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Home Publications Blogs Beat the Press NYT Tells Us Where Our Tax Dollars Go

NYT Tells Us Where Our Tax Dollars Go

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Monday, 20 January 2014 08:35

The NYT has a very nice (in substance, not appearance) chart on per person spending on a wide variety of government programs. readers would find that the military budget costs us $1,802 per person, Medicare $1,591, and Head Start $27. I was disappointed not to see TANF mentioned, which I would eyeball at around $55 per person and the Corporation for Public Broadcasting at around $1.50 per person.

Anyhow, it is great to see this chart, but this should be the standard way to express budget numbers, not something special for holidays. This is providing readers with information. Telling readers that we are projected to spend $8.1 trillion on Medicare over the next decade is just a silly fraternity ritual that budget reporters like to do. It is not informing readers.

Comments (7)Add Comment
Agreed, but let's go further
written by EMichael, January 20, 2014 9:25
Make payroll stubs show where the taxes go every payday. Make sure non W-2 workers get such a rundown every year after they file taxes. Can't cost much to do that.

Then maybe we can have a more rational discussion of the budget in the general population.

BTW, this is certainly not my idea, but I cannot remember whose idea it is.
...
written by JDM, January 20, 2014 9:28
It is good to see them doing this. I do gave a complaint though in that I'd like to see a little further info on the entries on food stamps, farm loans, farm subsidies and crop insurance, mentioning how many people these sums go to and how much money the recipients have. It's more money for food stamps than farm subsidies, but I suspect if people had more info about the number and wealth of the recipients they'd be more concerned about the portion going to farm subsidies.
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written by urban legend, January 20, 2014 2:31
But it is misleading and potentially damaging to present Social Security as part of "the" federal budget. It is its own thing that is separate from the general budget as a matter of law.
Priorities
written by The J, January 20, 2014 4:16
The chart ought to be framed as our "national priorities", as opposed to "where our tax dollars went".

Taxes create demand for the currency, but they are not a limitation on gov't spending. It's better to think of tax revenue as simply being thrown into the incinerator. Federal gov't spends new dollars into existence based on national priorities (which, of course, as all screwed up).
How is good if they left out a huge percentage of goverment expenditures?
written by Perplexed, January 20, 2014 5:17
I see nothing on the chart you're promoting here showing the per/person costs of government granted patent and copyright monopolies or government granted tax preferences. Just because the tax revenues go to private individuals (and are spent on whatever these individuals choose to spend it on) instead of being collected by the Treasury doesn't mean they don't cost anything. If economists insisted that it all be accounted for, we might not need so many Loser Liberalism articles to describe in verbiage what could so easily and clearly shown in a chart. I thought we were talking about conveying "information" here. Propaganda in chart form with per-person numbers is still just propaganda.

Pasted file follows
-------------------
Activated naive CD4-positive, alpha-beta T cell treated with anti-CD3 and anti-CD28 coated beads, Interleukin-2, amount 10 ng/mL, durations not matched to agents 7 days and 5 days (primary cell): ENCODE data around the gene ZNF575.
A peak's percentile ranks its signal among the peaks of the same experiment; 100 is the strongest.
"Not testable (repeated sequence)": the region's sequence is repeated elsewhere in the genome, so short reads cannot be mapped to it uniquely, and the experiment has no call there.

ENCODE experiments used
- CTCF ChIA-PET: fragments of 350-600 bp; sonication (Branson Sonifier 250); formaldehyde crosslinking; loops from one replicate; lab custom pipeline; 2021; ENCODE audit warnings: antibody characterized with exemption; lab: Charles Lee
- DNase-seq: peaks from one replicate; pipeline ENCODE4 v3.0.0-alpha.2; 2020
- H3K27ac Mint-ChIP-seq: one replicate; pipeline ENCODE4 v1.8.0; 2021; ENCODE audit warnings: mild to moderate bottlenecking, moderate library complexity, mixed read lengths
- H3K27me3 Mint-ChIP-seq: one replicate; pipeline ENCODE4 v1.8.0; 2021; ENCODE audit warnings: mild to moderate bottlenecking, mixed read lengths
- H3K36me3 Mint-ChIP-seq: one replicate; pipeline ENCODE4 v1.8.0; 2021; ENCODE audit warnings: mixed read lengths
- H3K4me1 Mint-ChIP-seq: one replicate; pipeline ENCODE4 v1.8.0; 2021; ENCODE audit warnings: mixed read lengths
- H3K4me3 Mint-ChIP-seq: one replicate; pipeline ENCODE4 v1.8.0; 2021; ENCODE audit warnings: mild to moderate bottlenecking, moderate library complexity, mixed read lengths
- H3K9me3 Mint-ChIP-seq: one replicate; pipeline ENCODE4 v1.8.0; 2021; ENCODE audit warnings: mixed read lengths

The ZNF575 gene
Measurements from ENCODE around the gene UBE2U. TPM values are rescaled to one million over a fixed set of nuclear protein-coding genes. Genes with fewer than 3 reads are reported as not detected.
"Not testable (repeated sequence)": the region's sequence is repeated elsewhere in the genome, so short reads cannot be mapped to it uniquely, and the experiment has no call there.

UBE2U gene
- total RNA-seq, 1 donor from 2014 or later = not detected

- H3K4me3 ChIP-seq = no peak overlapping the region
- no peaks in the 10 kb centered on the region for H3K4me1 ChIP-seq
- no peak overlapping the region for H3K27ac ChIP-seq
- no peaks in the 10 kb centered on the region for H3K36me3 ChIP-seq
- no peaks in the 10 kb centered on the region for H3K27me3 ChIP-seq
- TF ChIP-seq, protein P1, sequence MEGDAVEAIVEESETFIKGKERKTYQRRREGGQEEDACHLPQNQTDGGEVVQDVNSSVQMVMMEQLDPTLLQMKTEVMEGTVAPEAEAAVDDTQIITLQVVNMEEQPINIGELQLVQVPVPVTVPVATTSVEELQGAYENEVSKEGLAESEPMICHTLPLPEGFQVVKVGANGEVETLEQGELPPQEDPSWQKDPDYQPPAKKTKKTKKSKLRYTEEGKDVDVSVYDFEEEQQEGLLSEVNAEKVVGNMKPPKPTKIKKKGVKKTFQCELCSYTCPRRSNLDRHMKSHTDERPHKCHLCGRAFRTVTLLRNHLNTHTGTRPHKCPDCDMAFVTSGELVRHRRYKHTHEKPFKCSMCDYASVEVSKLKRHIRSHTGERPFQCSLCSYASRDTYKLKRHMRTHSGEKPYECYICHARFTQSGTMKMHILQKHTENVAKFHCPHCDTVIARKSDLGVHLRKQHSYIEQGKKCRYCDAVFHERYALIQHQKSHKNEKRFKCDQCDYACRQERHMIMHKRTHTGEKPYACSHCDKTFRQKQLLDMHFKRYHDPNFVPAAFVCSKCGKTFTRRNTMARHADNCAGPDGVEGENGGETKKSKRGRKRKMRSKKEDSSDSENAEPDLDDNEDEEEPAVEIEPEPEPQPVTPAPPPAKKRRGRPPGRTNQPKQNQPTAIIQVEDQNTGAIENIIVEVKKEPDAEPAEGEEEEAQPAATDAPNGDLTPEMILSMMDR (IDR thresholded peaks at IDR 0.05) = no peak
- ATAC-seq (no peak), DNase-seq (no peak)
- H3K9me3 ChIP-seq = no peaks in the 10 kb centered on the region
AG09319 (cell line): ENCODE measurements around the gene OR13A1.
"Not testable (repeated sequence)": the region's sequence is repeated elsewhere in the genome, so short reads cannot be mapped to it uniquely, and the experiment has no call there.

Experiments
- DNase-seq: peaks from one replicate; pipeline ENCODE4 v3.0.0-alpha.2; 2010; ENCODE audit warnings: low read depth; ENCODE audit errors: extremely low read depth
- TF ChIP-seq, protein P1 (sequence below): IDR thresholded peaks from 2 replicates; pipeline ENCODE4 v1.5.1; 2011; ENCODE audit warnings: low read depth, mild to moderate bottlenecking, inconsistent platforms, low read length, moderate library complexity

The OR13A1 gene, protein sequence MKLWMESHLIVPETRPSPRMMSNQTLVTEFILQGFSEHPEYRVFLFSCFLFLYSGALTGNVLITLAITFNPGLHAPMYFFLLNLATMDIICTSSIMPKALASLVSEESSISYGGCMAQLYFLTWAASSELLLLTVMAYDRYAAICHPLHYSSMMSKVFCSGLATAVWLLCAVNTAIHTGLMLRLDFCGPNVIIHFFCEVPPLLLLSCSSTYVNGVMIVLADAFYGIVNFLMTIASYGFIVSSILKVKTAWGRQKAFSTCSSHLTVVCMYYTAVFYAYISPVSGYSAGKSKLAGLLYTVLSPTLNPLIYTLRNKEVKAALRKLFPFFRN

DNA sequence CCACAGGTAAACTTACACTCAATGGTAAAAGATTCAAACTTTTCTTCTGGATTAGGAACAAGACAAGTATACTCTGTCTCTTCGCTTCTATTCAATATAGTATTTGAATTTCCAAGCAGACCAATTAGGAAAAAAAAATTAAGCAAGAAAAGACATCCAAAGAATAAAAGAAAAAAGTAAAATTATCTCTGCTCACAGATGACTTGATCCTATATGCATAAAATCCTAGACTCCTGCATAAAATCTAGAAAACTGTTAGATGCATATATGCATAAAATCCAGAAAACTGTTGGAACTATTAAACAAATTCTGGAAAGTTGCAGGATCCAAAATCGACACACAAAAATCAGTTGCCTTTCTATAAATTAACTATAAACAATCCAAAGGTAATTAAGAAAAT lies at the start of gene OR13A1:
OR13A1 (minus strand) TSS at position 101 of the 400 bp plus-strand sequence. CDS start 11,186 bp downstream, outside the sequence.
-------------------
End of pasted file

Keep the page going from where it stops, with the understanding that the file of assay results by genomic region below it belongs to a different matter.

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written by D Levy, January 21, 2014 5:07
thanks, good points, dean.



i agree. this is money that we pay in that we will get back as cash or services.

on the other hand, 'military' includes veteran's services, which brings that total to about $2,235.

when you take away the so-called entitlements, it really shows how military expenditures completely swamp all other priorities. that would really put it in context to see that enormous number compared to all the others...

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written by D Levy, January 21, 2014 5:24
p.s. the software deleted the quote, i guess, b/c it was between greater and less than symbols instead of quotation marks. what i was quoting was from an earlier comment:
"it is misleading and potentially damaging to present Social Security as part of 'the' federal budget. It is its own thing that is separate from the general budget as a matter of law."

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About Beat the Press

Dean Baker is co-director of the Center for Economic and Policy Research in Washington, D.C. He is the author of several books, his latest being The End of Loser Liberalism: Making Markets Progressive. Read more about Dean.

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